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Still binding up

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  • DennisF MacIntyre
    Dear Max         Have you tried switching x,y & z drive motors? Sometimes one has to eliminate what isn t the problem to find out what is.   keep
    Message 1 of 4 , Feb 10, 2013
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      Dear Max
       
            Have you tried switching x,y & z drive motors? Sometimes one has to eliminate what isn't the problem to find out what is.
       
      keep smiling
       
      dennis mac

      [Non-text portions of this message have been removed]
    • Low Compression
      -- In taigtools@yahoogroups.com , ... to eliminate what isn t the problem to find out what is. That is exactly what was
      Message 2 of 4 , Feb 11, 2013
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        -- In taigtools@yahoogroups.com <mailto:taigtools@yahoogroups.com> ,
        DennisF MacIntyre wrote:
        >
        > Dear Max
        >
        > Have you tried switching x,y & z drive motors? Sometimes one has
        to eliminate what isn't the problem to find out what is.

        That is exactly what was wrong with my mill. The stepper motor on the Y
        axis would 'bind' up (sounded exactly like the slide was binding). This
        with brand new stepper motors. I swapped the X & Y stepper motors and
        the problem went away.

        I assume you have steppers that are matched to the drive electronics. I
        inherited a TAIG mill CNC setup from a fellow who could not get it
        running correctly during the last 4 years of his life. Turned out that
        the stepper motors were not compatible with the drive electronics. He
        originally purchased a Sherline CNC mill from FlashCut but it was too
        small. He then, instead of purchasing the TAIG from FlashCut, purchased
        the TAIG with stepper motors from the TAIG CNC folks.

        The older FlashCut electronics were 'strong' enough to handle the
        increased current demanded by the incompatible steppers. In upgrading
        the system to a USB-connected and much smaller electronics package,
        nothing worked at all and the integrated driver chips literally blew up.
        I and the electronics driver manufacturer (FlashCut) finally figured
        this out (after three blown driver chips). Three new stepper motors
        solved the problem except the binding problem mentioned before.

        One would think these systems, tried and true, would not have mechanical
        resonance and other problems but they do. That is why purchasing a
        turn-key system is usually a good idea. But only if the supplier has
        fully tested the unit with all the bits that it will employ when in use
        in the shop. If the supplier doesn't fully check the system out or you
        assemble your own system, put your flight goggles on because you just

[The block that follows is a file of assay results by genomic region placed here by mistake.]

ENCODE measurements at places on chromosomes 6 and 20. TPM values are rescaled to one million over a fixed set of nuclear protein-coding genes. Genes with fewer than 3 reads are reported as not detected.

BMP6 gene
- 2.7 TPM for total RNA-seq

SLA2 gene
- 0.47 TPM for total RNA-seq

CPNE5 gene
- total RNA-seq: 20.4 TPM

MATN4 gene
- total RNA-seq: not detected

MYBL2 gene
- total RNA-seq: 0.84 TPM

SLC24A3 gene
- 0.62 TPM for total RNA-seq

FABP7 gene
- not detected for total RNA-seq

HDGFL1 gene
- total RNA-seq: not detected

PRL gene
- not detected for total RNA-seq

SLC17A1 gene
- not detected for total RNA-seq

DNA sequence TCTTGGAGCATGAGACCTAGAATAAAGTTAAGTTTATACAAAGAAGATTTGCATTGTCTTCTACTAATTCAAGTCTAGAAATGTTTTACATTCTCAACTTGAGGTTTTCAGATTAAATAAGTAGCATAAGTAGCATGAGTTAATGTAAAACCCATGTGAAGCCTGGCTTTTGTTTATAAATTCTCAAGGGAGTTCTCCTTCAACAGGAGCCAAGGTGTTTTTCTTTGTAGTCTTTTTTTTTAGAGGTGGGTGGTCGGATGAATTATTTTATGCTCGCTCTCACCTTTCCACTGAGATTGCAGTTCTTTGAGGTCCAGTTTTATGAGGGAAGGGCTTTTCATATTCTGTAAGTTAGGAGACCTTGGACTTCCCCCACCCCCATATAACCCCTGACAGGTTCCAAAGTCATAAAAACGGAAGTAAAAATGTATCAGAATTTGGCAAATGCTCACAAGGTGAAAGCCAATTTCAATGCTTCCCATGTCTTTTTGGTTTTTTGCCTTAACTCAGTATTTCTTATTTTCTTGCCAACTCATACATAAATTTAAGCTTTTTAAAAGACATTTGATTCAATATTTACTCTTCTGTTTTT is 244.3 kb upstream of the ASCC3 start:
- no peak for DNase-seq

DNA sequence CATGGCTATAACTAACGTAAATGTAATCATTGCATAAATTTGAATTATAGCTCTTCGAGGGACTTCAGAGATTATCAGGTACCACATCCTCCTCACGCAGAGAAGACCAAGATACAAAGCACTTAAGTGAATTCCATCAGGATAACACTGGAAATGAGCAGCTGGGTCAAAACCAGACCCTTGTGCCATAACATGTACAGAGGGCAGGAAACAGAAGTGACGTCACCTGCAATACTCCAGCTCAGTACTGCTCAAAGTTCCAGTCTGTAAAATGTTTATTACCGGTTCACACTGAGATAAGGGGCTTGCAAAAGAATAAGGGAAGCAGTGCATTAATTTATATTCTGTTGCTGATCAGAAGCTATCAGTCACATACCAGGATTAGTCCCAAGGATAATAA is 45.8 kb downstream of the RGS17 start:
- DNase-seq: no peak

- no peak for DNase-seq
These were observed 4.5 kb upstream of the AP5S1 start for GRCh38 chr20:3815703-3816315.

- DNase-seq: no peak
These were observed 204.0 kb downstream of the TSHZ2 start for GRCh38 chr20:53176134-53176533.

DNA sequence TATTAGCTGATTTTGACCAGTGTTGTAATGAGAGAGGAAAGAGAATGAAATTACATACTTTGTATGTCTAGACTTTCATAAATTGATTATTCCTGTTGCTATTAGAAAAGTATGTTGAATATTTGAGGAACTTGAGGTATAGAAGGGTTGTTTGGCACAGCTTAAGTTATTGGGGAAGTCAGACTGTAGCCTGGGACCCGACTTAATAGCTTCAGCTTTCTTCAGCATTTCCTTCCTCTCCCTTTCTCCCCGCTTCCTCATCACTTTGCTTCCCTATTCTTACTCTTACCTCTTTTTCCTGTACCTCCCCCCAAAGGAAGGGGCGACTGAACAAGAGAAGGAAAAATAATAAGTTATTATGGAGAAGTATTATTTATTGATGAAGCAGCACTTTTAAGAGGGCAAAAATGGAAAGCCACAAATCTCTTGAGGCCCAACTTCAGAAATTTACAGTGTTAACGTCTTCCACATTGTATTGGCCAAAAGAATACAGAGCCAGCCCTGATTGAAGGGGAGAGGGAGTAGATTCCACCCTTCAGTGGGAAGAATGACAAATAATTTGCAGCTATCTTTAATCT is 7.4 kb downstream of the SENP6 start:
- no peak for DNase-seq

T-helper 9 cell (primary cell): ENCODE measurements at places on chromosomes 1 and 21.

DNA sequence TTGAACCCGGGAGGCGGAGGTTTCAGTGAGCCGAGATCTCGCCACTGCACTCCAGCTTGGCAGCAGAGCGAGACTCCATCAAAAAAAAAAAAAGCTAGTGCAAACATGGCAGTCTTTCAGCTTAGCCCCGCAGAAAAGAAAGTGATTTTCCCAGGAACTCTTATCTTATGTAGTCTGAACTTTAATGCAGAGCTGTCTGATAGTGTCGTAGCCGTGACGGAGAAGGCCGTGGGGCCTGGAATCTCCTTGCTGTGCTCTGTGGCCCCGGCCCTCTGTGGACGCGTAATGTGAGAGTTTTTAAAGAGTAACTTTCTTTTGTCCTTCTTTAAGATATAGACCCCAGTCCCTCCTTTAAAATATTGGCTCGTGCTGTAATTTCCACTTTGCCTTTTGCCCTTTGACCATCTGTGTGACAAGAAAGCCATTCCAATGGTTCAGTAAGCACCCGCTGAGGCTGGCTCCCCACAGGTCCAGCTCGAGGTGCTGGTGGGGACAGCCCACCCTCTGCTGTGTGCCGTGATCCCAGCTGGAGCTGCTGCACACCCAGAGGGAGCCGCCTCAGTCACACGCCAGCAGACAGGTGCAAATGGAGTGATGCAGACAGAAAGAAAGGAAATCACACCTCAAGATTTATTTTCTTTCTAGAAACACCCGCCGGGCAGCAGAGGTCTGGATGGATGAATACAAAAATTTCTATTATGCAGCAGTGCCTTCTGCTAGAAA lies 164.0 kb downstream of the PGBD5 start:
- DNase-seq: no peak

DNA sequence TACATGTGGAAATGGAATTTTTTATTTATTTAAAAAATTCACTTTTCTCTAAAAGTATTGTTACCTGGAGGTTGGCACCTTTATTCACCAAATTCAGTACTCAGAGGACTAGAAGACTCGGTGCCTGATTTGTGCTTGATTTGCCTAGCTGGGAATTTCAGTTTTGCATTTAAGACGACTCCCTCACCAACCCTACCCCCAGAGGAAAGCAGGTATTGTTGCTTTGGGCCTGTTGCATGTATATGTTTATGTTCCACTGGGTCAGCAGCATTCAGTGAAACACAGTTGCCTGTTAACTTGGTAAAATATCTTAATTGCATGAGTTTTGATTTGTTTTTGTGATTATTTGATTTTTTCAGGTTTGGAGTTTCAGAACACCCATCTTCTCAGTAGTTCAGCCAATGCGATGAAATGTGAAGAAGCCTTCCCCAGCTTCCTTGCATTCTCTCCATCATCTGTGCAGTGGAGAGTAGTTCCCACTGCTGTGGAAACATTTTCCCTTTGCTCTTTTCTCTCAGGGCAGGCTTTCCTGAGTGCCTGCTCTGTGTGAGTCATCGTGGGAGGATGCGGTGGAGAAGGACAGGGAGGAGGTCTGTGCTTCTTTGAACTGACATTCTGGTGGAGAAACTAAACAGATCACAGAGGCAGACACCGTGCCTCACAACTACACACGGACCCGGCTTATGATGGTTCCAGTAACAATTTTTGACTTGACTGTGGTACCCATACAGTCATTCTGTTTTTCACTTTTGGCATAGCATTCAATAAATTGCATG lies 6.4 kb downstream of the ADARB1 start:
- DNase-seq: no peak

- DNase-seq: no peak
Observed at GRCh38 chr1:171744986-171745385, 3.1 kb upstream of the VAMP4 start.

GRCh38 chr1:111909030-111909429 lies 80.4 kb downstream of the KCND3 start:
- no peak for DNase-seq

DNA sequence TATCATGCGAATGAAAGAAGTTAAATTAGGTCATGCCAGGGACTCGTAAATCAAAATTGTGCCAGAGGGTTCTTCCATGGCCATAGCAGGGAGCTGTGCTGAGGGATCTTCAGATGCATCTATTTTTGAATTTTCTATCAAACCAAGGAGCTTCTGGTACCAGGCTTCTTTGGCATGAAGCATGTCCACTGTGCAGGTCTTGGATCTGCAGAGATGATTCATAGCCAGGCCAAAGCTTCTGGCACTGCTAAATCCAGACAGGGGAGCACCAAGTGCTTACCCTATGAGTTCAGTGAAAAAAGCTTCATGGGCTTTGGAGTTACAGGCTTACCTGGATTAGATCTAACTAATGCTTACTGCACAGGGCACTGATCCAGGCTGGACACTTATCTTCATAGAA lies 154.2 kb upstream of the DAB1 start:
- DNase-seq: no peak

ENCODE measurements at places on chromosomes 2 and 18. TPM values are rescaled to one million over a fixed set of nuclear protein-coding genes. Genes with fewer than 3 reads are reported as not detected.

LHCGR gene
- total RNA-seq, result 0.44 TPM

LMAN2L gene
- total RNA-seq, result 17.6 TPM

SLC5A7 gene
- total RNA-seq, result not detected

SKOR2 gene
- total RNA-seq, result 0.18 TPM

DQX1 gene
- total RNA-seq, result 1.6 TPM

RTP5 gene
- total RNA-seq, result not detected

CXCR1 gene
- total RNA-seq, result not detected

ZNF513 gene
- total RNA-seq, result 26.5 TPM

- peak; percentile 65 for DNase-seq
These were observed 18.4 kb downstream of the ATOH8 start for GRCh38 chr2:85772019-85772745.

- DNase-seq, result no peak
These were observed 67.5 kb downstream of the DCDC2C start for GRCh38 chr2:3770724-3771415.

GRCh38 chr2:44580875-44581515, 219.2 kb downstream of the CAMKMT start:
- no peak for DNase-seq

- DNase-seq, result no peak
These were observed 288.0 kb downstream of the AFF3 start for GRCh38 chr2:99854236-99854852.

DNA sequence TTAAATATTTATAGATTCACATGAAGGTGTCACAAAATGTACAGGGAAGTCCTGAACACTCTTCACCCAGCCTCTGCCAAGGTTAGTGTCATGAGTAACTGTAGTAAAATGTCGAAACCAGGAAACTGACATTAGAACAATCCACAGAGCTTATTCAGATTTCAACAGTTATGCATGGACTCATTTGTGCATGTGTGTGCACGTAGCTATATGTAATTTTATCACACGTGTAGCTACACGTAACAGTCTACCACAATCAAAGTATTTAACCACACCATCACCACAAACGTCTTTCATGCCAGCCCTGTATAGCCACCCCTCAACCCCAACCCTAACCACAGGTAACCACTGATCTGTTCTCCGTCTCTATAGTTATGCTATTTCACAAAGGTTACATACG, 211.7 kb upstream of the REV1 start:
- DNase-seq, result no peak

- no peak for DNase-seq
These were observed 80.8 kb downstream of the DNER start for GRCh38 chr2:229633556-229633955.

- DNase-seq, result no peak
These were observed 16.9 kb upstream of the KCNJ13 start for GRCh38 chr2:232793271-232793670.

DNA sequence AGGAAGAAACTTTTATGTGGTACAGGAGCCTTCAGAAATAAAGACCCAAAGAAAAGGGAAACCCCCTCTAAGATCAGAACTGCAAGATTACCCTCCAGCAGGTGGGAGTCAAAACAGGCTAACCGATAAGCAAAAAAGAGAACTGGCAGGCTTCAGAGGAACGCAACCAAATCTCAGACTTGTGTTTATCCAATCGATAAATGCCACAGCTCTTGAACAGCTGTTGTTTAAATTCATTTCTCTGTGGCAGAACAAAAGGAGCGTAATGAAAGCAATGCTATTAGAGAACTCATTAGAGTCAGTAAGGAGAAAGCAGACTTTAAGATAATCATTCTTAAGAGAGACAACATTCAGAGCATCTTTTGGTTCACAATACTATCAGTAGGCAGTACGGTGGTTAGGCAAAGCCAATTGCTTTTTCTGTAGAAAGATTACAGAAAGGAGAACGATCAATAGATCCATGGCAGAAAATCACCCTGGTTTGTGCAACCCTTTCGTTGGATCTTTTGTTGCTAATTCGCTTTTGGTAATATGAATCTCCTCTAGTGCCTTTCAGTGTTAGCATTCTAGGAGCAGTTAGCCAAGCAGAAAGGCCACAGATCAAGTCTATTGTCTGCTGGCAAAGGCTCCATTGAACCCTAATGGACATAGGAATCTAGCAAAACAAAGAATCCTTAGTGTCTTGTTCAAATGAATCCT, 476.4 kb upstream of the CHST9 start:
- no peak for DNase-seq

became the test pilot.



        [Non-text portions of this message have been removed]
      • DennisF MacIntyre
        Dear Group                 2013/02/12             21:06         I recall recently watching a video of someone, let us say,
        Message 3 of 4 , Feb 12, 2013
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          Dear Group                 2013/02/12             21:06
           
                I recall recently watching a video of someone, let us say, perhaps a half arms length from taig, setting up the x and y axis; how he would give the assembly a sharp mallet crack after tightening parts up. Going way back to the early 50s my father told me to give a motor a sharp crack with a hammer after assembling it. This was to make sure parts would not be binding, I believe. Does anyone else follow such a procedure after assembling motors?
           
          keep smiling
           
          dennis mac

          [Non-text portions of this message have been removed]
        • Rupert
          That works on electric motors due to the type of fit between the frame and the end bells. Doesn t do much for other types of fits. It does nothing if a
          Message 4 of 4 , Feb 12, 2013
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            That works on electric motors due to the type of fit between the
            frame and the end bells. Doesn't do much for other types of fits. It
            does nothing if a precision fit or dowel pins are used. Guess rapping a
            fit is users discretion.

            Rupert

            On 2/12/2013 7:09 PM, DennisF MacIntyre wrote:
            > Dear Group 2013/02/12 21:06
            >
            > I recall recently watching a video of someone, let us say, perhaps a half arms length from taig, setting up the x and y axis; how he would give the assembly a sharp mallet crack after tightening parts up. Going way back to the early 50s my father told me to give a motor a sharp crack with a hammer after assembling it. This was to make sure parts would not be binding, I believe. Does anyone else follow such a procedure after assembling motors?
            >
            > keep smiling
            >
            > dennis mac

            --

            yvt

            Rupert Wenig
            Camrose, Alberta, Canada.

            email: rwenig2@...

            http://users.xplornet.com/~rwenig/Home/
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